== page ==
Man claims discrimination led to firing; company contends he abandoned job

April 22, 2011 at 10:03 p.m.
Updated April 21, 2011 at 11:22 p.m.

A Victoria man is suing his former employer over claims that he was wrongfully fired because of his race.

Rodney A. Simmons filed a lawsuit earlier this month against Texas Energy Service in federal court.

Texas Energy Service is a division of Forbes Energy Service, both of which are based in Alice.

Simmons, who is black, said he was fired in February 2010, violating Title VII of the Civil Rights Act of 1964.

Messages left for John E. Crisp, chairman of the board, president and chief executive officer of Forbes Energy Services Ltd., were not returned as of Friday evening. In an earlier response to the complaint, however, the company contended Simmons abandoned his job and denied any discrimination.

Simmons said he first began working as an 18-wheeler driver for Texas Energy Service's Goliad truck yard in 2005.

As a driver for the full fluid service company, the plaintiff's responsibilities included hauling fluids such as gasoline, salt water and calcium chloride to and from various oil drilling and gas wells throughout Texas, said Simmons, as he verbally relayed details of his employment with the company.

Throughout his first three years with the company, Simmons claimed he was often asked to violate the hours-of-service rules mandated by the Federal Motor Carrier Safety Regulations, which says drivers of commercial vehicles such as 18-wheelers may not drive beyond the 14th consecutive hour after coming on duty, following 10 consecutive hours off duty.

Additionally, he claimed management often used racial slurs when communicating to him and about him.

"They treated me different," said Simmons, 35. "It was the way they kept calling me 'boy.'"

Simmons said he left the company on his own accord in 2008 because of mistreatment.

However, he returned in October 2010, after the company changed management, he said.

Upon his return, Simmons said, he continued to be subjected to racial slurs and a disproportionate number of labor intensive and late-day jobs.

In February 2010, Simmons claimed, a dispatcher informed him at the end of his shift that he needed to complete an additional assignment of hauling fresh water to a drilling rig near Kenedy. Management originally asked three different non-black employees to do the job, but when they refused, management approached Simmons with the assignment, the claim alleges.

Already one hour over his 14-hour limit, the plaintiff said he refused to do the job, which led to his termination later that day.

"If I had of gone further, then I was subject to putting my own life and someone else's life at risk," he said.

With the help of his former attorney, Christopher McJunkin, Simmons filed complaints with both the U.S. Equal Employment Opportunity Commission and the Texas Workforce Commission's Civil Rights division in April 2010.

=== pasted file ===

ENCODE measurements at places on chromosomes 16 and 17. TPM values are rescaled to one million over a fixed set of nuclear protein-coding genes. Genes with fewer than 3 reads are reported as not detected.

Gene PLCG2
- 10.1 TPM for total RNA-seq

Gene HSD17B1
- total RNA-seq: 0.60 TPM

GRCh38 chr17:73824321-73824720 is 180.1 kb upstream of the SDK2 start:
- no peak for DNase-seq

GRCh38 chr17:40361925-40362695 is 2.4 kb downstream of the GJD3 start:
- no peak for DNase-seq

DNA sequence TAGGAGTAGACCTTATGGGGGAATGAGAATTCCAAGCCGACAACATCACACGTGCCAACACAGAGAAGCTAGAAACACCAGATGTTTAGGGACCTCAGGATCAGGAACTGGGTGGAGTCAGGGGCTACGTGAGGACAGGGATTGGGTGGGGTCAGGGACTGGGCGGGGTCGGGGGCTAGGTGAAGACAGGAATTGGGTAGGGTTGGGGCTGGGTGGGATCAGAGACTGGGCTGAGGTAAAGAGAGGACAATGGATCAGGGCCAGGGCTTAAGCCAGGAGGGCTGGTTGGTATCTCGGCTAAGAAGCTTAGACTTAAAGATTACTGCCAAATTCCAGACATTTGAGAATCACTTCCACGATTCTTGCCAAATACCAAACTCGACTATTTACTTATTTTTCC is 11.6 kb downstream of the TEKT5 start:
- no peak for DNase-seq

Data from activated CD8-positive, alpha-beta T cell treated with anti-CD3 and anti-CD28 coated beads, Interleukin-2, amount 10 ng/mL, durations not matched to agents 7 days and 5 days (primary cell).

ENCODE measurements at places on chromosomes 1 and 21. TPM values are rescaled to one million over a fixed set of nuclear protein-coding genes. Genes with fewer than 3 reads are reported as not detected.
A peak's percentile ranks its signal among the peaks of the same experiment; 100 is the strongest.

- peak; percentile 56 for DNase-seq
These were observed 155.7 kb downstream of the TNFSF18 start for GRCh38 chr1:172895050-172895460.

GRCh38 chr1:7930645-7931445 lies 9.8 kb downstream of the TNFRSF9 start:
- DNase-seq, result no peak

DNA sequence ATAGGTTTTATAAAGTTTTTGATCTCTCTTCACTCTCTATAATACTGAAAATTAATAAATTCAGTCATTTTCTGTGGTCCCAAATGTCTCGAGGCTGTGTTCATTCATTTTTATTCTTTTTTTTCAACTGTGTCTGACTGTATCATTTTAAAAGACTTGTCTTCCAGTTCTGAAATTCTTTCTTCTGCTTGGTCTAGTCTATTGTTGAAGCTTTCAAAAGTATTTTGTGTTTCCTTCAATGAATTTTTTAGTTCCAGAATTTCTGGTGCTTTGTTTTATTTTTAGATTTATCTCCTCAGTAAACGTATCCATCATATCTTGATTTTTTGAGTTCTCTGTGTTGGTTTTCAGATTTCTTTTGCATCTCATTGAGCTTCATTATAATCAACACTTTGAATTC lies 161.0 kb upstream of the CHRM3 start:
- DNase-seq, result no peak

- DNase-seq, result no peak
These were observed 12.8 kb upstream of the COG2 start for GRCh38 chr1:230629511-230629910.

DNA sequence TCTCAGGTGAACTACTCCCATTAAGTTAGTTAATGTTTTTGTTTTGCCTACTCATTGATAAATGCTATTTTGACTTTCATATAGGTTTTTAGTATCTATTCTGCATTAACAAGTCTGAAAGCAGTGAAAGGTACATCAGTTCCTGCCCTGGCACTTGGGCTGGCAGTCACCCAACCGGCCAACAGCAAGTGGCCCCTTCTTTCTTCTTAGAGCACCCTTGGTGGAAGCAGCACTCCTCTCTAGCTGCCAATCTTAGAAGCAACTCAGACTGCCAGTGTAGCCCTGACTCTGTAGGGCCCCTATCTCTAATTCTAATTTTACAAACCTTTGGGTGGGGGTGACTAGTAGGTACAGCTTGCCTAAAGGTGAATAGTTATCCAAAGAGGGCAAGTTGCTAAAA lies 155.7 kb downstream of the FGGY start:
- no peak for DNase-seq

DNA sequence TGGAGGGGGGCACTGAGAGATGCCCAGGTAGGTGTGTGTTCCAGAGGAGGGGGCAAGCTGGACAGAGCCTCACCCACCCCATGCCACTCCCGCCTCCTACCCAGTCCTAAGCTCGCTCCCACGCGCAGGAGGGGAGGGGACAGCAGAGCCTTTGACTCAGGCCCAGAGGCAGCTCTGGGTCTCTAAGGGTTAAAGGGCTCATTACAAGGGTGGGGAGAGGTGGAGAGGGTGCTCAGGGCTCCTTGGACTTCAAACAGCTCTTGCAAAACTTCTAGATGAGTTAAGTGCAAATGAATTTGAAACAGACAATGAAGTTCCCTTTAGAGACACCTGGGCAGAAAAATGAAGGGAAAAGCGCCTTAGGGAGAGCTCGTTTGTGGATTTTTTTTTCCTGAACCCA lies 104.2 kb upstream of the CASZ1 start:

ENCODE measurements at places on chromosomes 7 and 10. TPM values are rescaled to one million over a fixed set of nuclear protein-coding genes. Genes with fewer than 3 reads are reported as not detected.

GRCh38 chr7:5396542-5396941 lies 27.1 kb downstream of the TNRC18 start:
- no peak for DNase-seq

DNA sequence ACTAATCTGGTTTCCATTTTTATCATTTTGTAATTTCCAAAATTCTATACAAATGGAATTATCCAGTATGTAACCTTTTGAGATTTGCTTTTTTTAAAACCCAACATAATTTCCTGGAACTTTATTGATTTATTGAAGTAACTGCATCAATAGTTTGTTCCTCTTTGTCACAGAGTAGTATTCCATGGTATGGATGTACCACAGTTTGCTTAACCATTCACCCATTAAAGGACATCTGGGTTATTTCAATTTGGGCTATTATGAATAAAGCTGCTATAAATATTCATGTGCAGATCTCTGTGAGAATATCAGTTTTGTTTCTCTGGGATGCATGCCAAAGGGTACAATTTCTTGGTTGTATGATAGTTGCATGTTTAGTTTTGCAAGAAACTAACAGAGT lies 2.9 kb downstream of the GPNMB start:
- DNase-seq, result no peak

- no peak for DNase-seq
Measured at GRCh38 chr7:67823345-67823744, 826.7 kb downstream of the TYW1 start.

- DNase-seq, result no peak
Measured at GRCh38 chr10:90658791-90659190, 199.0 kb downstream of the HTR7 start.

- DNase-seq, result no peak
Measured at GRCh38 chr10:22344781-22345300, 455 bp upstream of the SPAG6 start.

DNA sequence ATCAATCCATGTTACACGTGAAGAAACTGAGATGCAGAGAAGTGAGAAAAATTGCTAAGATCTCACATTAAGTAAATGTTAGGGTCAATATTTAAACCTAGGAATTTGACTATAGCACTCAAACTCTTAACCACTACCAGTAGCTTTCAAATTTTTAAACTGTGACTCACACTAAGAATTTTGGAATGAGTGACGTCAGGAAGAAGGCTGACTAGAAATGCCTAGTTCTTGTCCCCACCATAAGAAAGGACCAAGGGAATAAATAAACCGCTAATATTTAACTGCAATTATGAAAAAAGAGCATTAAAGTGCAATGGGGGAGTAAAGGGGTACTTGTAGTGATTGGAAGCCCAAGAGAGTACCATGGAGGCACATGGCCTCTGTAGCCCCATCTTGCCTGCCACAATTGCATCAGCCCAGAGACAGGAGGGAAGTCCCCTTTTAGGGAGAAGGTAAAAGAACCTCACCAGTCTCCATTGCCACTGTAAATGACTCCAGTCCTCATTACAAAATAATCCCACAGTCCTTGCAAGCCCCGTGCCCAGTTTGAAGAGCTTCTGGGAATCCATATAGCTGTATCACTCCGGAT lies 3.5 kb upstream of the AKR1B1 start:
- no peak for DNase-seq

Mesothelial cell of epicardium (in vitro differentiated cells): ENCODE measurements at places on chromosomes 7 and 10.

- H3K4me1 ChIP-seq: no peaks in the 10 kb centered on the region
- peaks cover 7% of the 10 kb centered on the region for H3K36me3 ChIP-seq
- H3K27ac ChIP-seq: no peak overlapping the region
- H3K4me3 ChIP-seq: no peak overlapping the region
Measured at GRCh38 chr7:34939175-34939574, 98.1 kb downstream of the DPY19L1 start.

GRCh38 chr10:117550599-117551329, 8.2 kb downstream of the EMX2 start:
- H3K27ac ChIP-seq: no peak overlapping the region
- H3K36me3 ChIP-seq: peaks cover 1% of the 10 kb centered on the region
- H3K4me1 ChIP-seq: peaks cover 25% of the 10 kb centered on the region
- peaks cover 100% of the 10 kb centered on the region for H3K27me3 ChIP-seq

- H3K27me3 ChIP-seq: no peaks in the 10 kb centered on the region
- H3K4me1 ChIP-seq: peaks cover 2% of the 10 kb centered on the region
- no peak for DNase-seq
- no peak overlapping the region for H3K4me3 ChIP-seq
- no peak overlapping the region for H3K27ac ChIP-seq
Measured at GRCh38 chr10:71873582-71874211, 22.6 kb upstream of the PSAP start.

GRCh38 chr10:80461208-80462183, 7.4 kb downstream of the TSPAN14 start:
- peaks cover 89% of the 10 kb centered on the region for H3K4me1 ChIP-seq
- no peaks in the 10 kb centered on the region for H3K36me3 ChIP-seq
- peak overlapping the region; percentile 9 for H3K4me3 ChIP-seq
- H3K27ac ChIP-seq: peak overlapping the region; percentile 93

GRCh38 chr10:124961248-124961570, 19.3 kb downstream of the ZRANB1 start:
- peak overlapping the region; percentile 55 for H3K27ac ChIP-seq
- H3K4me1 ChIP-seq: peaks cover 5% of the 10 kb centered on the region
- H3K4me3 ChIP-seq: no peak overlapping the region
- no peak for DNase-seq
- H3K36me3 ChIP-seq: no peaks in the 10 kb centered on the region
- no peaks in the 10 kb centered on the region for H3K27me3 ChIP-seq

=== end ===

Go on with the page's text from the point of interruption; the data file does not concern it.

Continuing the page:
The defendant refuted Simmons allegations during the EEOC investigation.

"Charging party never reported or complained to anyone with respondent concerning any problems related to any form of discrimination," Texas Energy Service's attorney Michael Holland wrote in a response to the EEOC. "Charging party cannot establish he was treated less favorably because of his race, nor can charging party establish there are other similarly situated non-black employees who were treated better than charging party by respondent under nearly identical circumstances as those engaged in by charging party."

According to the response, Simmons, who had agreed to make the run, had started the process of loading water into his truck when he received a call on his cell phone from his girlfriend.

After the phone call, Simmons abandoned his job so he could rush home and prove to his girlfriend that he was not cheating on her, said the response.

The plaintiff's failure to complete his assignment violated the company's policy prohibiting disobedience of orders and leaving the workplace too early, therefore justifying Simmons termination, wrote Holland.

In January of this year, the EEOC terminated its investigation of Simmons' claims, and in February, The Texas Workforce Commission did the same.

Neither agency provided findings of its investigation.

It is not clear why McJunkin chose to end his representation of Simmons, but the plaintiff, who is now representing himself pro se, filed his complaints with federal court along with an application to proceed without prepayment of fees on April 6.

Victoria Federal Judge John Rainey granted Simmons' request on April 8, officiating the complaint as a lawsuit.

Holland, who said he was not aware of the lawsuit, declined to comment further.



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